Around 2 years ago I had my gallbladder removed. Before the surgery they performed an ERCP to look for bile duct stones, but never found any. Instead I ended up with a severe pancreatitis attack and hospitalized for 2 weeks. I had severe diarhea for almost a year after the surgery, then it subsided. Around 5 months ago I went back on the birth control pill. Since then, I have began to get the same upper right abdominal pains that I would experience before my gallbladder removal. The pain comes and goes, but recently the pain lasted for an entire week before it subsided. I finally went to a doctor, and he thinks it might be an ulcer or bile duct stones. Would an ulcer cause consentrated pain in the upper right quadrant like this? I am supposed to see a gastroenterologist, but what will he do to determine this? Also what can they do if I still do have bile duct stones there? I don't want surgery again, as I have 3 young children to care for.
Please help with any advise. Thank you!
It is difficult to be certain what is causing your pain. I am guessing that your pancreatitis was a complication of the ERCP and was not related to common bile duct stones. Although ulcers do not usually cause the pain pattern that you describe, it is possible, on occasion, to get atypical pains particularly with pyloric channel ulcers. An upper endoscopy could easily and safely resolve the question whether you have a peptic ulcer.
The more difficult issue is the cause of your pain if your endoscopy is normal. One of the possibilities is a common duct stone. Another explanation is pain from chronic pancreatitis. I understand your reluctance to risk another ERCP. I would suggest that you first have repeat liver and pancreas tests and a CAT scan of the abdomen. If all these tests are normal and your pain has subsided, I would not do additional tests at this time. If, however, you are still suffering from pain, then you should consider a repeat ERCP. If you have common duct stones, a cut can be made at the end of the bile duct during the ERCP. Stones usually leave the bile duct after this procedure. Surgery is therefore avoided.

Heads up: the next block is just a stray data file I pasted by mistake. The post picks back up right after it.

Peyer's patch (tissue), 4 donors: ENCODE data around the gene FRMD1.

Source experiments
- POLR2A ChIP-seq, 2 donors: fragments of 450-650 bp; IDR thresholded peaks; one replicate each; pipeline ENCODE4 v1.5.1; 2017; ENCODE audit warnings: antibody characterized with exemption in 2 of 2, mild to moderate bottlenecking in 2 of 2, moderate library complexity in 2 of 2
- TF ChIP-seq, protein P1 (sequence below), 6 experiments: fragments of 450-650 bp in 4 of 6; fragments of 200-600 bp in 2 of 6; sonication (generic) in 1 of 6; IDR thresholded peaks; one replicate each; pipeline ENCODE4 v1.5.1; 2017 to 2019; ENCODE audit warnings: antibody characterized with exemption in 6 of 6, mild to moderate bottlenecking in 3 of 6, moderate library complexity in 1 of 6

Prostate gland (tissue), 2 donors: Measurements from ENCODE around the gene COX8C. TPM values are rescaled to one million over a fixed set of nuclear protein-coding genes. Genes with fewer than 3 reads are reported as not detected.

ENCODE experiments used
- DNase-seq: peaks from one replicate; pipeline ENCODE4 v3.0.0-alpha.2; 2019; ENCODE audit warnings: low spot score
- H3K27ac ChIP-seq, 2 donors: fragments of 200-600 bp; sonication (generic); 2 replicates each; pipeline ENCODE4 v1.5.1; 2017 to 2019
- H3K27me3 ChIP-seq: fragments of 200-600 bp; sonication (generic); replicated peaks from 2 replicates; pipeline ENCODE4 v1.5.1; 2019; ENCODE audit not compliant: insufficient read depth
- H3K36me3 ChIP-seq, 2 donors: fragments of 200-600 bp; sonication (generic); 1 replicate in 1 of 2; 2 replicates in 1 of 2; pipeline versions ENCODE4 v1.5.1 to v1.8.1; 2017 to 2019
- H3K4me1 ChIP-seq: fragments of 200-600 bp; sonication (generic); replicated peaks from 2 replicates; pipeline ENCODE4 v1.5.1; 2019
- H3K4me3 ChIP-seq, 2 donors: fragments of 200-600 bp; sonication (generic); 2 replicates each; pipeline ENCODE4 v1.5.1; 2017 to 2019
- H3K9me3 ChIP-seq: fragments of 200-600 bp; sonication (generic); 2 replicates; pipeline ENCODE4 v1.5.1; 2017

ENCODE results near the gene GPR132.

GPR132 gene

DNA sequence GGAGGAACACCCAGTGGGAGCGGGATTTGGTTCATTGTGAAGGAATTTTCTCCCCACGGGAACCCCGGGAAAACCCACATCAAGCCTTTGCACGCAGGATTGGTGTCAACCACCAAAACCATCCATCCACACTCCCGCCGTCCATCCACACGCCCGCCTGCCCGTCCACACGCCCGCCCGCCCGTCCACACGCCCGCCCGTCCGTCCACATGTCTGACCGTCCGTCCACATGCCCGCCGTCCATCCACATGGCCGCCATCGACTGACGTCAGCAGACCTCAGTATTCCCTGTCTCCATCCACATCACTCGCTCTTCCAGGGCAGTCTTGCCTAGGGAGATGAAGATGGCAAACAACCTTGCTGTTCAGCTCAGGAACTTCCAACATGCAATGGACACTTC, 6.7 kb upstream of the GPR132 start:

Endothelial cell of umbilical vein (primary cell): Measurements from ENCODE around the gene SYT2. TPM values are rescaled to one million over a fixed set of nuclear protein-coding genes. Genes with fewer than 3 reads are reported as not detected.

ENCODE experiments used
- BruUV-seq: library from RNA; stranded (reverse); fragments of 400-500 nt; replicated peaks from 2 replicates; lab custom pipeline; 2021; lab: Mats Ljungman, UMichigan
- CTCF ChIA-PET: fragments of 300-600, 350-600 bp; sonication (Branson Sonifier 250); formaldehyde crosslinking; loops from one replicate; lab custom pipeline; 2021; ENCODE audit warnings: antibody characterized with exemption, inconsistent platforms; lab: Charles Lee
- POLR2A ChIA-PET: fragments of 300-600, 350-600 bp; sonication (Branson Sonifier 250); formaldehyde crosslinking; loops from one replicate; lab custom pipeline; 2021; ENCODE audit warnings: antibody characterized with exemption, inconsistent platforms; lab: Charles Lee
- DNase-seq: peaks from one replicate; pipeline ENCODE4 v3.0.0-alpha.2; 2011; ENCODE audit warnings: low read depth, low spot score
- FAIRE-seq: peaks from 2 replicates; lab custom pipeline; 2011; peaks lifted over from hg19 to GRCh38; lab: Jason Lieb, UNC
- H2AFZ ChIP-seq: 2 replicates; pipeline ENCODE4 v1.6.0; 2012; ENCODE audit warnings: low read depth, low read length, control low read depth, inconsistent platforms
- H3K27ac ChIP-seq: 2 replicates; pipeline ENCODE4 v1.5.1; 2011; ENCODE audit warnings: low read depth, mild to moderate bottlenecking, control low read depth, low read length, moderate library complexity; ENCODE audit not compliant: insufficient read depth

Best of luck
*keywords: abdominal pain, pancreratitis, ERCP, gall stones
The Content on this Site is presented in a summary fashion, and is intended to be used for educational and entertainment purposes only. It is not intended to be and should not be interpreted as medical advice or a diagnosis of any health or fitness problem, condition or disease; or a recommendation for a specific test, doctor, care provider, procedure, treatment plan, product, or course of action. MedHelp is not a medical or healthcare provider and your use of this Site does not create a doctor / patient relationship. We disclaim all responsibility for the professional qualifications and licensing of, and services provided by, any physician or other health providers posting on or otherwise referred to on this Site and/or any Third Party Site. Never disregard the medical advice of your physician or health professional, or delay in seeking such advice, because of something you read on this Site. We offer this Site AS IS and without any warranties. By using this Site you agree to the following Terms and Conditions. If you think you may have a medical emergency, call your physician or 911 immediately.